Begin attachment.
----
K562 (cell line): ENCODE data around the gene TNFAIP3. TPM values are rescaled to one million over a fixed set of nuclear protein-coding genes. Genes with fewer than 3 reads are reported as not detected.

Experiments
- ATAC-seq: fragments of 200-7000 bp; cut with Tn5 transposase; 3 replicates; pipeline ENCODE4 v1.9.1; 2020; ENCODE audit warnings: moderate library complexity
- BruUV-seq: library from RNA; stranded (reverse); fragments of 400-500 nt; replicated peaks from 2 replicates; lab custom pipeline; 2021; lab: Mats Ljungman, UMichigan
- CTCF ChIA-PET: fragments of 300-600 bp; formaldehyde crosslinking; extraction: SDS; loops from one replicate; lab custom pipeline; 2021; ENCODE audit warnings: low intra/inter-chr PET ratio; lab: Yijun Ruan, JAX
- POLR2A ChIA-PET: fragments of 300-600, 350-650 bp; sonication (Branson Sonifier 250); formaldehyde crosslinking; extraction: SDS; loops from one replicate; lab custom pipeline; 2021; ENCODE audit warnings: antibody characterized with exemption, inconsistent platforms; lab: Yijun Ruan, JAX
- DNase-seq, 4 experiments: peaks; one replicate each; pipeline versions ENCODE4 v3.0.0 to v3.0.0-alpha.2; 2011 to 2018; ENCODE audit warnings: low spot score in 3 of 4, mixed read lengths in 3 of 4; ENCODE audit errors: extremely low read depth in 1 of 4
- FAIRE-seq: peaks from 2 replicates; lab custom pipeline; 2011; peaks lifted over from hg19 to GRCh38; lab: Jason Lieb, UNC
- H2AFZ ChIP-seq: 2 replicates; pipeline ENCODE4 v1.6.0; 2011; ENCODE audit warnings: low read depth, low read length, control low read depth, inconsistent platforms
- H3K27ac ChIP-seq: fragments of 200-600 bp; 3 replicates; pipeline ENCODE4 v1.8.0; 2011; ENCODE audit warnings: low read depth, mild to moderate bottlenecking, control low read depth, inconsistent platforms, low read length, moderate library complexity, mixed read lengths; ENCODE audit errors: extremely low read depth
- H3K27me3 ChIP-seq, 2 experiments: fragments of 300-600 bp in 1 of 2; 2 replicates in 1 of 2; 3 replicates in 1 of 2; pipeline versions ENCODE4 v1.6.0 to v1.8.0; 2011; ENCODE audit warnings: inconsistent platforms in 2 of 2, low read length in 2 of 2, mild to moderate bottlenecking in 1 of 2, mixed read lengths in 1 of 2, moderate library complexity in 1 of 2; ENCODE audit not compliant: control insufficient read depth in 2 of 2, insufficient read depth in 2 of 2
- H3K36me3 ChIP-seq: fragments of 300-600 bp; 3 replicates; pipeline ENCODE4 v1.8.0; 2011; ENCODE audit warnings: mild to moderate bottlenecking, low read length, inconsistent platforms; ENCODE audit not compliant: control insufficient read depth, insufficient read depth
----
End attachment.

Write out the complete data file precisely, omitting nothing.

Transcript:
K562 (cell line): ENCODE data around the gene TNFAIP3. TPM values are rescaled to one million over a fixed set of nuclear protein-coding genes. Genes with fewer than 3 reads are reported as not detected.

Experiments
- ATAC-seq: fragments of 200-7000 bp; cut with Tn5 transposase; 3 replicates; pipeline ENCODE4 v1.9.1; 2020; ENCODE audit warnings: moderate library complexity
- BruUV-seq: library from RNA; stranded (reverse); fragments of 400-500 nt; replicated peaks from 2 replicates; lab custom pipeline; 2021; lab: Mats Ljungman, UMichigan
- CTCF ChIA-PET: fragments of 300-600 bp; formaldehyde crosslinking; extraction: SDS; loops from one replicate; lab custom pipeline; 2021; ENCODE audit warnings: low intra/inter-chr PET ratio; lab: Yijun Ruan, JAX
- POLR2A ChIA-PET: fragments of 300-600, 350-650 bp; sonication (Branson Sonifier 250); formaldehyde crosslinking; extraction: SDS; loops from one replicate; lab custom pipeline; 2021; ENCODE audit warnings: antibody characterized with exemption, inconsistent platforms; lab: Yijun Ruan, JAX
- DNase-seq, 4 experiments: peaks; one replicate each; pipeline versions ENCODE4 v3.0.0 to v3.0.0-alpha.2; 2011 to 2018; ENCODE audit warnings: low spot score in 3 of 4, mixed read lengths in 3 of 4; ENCODE audit errors: extremely low read depth in 1 of 4
- FAIRE-seq: peaks from 2 replicates; lab custom pipeline; 2011; peaks lifted over from hg19 to GRCh38; lab: Jason Lieb, UNC
- H2AFZ ChIP-seq: 2 replicates; pipeline ENCODE4 v1.6.0; 2011; ENCODE audit warnings: low read depth, low read length, control low read depth, inconsistent platforms
- H3K27ac ChIP-seq: fragments of 200-600 bp; 3 replicates; pipeline ENCODE4 v1.8.0; 2011; ENCODE audit warnings: low read depth, mild to moderate bottlenecking, control low read depth, inconsistent platforms, low read length, moderate library complexity, mixed read lengths; ENCODE audit errors: extremely low read depth
- H3K27me3 ChIP-seq, 2 experiments: fragments of 300-600 bp in 1 of 2; 2 replicates in 1 of 2; 3 replicates in 1 of 2; pipeline versions ENCODE4 v1.6.0 to v1.8.0; 2011; ENCODE audit warnings: inconsistent platforms in 2 of 2, low read length in 2 of 2, mild to moderate bottlenecking in 1 of 2, mixed read lengths in 1 of 2, moderate library complexity in 1 of 2; ENCODE audit not compliant: control insufficient read depth in 2 of 2, insufficient read depth in 2 of 2
- H3K36me3 ChIP-seq: fragments of 300-600 bp; 3 replicates; pipeline ENCODE4 v1.8.0; 2011; ENCODE audit warnings: mild to moderate bottlenecking, low read length, inconsistent platforms; ENCODE audit not compliant: control insufficient read depth, insufficient read depth